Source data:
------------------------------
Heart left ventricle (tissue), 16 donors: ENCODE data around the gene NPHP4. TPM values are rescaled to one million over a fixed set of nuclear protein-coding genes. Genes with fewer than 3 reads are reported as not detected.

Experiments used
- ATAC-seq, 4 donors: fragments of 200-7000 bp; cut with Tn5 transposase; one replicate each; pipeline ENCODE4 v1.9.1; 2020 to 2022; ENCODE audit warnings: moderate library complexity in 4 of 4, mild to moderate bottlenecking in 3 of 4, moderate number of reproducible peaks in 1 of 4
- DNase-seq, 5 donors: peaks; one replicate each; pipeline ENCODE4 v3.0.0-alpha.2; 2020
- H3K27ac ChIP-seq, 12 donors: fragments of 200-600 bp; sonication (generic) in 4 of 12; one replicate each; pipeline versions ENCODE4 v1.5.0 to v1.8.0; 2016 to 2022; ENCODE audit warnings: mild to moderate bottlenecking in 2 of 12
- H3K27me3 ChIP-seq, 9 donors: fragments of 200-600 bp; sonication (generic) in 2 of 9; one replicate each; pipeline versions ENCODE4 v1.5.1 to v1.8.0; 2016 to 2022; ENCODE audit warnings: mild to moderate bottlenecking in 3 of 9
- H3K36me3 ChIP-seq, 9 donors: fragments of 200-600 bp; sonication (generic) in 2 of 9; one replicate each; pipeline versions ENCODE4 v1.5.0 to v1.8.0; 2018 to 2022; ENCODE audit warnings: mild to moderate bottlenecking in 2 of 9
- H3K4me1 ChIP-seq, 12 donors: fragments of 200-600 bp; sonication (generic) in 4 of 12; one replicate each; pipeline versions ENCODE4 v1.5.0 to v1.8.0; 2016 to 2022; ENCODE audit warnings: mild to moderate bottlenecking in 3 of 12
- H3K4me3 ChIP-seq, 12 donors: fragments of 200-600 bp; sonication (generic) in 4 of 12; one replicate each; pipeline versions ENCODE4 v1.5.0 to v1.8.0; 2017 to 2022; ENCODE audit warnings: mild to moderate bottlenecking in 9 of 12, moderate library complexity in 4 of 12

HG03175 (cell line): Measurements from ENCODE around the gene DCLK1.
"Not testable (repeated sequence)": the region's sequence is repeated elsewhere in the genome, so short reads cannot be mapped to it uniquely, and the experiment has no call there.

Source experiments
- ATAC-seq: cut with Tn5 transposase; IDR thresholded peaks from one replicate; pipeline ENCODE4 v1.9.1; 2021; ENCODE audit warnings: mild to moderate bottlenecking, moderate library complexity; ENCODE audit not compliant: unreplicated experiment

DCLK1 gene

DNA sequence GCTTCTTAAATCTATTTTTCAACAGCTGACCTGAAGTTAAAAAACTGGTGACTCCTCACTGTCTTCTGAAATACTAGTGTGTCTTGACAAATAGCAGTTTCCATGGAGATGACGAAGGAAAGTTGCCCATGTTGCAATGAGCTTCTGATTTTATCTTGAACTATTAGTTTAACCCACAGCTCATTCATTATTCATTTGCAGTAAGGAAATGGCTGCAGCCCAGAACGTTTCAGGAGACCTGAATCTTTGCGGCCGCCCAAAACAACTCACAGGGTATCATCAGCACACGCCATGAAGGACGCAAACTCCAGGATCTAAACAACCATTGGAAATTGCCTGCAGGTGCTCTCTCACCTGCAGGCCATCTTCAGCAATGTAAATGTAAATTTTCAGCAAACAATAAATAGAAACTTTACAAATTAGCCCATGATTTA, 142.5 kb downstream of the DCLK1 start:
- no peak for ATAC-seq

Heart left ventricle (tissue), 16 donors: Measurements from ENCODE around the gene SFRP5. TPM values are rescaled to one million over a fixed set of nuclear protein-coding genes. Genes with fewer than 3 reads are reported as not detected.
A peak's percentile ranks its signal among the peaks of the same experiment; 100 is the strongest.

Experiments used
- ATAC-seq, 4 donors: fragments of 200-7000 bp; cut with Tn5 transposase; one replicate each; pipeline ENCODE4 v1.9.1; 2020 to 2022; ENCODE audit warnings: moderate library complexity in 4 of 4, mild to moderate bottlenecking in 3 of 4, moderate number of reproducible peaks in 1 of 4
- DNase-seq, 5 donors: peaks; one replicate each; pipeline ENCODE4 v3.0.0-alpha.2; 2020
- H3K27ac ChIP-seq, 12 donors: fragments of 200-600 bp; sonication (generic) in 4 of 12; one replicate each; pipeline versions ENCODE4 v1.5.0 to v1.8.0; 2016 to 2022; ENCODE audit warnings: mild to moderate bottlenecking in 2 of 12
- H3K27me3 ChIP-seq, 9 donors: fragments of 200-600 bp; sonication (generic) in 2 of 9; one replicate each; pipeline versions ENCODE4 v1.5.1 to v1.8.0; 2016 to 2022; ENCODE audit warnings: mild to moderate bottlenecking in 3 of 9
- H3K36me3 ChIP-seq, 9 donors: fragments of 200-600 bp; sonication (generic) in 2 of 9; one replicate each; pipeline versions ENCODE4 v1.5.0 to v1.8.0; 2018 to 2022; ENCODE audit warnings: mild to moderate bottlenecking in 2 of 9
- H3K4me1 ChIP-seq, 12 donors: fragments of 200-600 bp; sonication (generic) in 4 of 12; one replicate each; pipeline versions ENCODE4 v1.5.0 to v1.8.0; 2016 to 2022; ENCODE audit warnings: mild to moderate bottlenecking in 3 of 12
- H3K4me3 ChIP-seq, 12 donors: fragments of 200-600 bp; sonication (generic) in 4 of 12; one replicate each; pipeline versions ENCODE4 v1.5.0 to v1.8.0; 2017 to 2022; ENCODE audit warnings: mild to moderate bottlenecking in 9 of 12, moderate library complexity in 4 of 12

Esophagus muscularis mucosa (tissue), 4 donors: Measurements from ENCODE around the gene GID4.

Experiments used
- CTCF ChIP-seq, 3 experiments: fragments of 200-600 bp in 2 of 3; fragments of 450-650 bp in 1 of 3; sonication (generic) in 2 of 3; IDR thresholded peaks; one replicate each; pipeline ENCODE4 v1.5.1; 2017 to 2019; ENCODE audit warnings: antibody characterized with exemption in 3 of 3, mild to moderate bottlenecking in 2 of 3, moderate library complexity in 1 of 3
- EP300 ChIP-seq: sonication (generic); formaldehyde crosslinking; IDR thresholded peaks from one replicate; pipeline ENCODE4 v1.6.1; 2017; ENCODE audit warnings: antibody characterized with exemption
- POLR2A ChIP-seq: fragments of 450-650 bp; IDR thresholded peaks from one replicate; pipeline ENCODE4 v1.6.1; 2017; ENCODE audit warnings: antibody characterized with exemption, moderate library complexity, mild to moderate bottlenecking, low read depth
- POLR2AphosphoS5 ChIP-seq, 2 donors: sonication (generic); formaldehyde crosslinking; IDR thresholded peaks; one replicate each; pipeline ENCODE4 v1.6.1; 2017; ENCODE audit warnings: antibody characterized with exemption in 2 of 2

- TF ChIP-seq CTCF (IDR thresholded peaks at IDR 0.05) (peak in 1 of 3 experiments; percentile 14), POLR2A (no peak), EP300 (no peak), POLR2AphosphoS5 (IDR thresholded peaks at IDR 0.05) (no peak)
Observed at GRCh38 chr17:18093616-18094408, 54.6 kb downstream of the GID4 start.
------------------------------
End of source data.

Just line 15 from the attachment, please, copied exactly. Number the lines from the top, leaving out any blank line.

DNA sequence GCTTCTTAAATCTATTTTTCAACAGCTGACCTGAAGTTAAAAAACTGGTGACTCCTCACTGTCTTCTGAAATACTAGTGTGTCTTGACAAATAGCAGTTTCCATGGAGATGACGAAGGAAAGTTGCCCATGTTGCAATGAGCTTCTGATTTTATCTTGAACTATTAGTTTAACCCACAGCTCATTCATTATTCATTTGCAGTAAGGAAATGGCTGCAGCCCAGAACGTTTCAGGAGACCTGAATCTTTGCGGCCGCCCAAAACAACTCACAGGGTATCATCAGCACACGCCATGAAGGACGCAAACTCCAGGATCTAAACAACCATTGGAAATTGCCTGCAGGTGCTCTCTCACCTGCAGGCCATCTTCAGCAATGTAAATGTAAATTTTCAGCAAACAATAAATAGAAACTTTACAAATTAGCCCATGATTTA, 142.5 kb downstream of the DCLK1 start: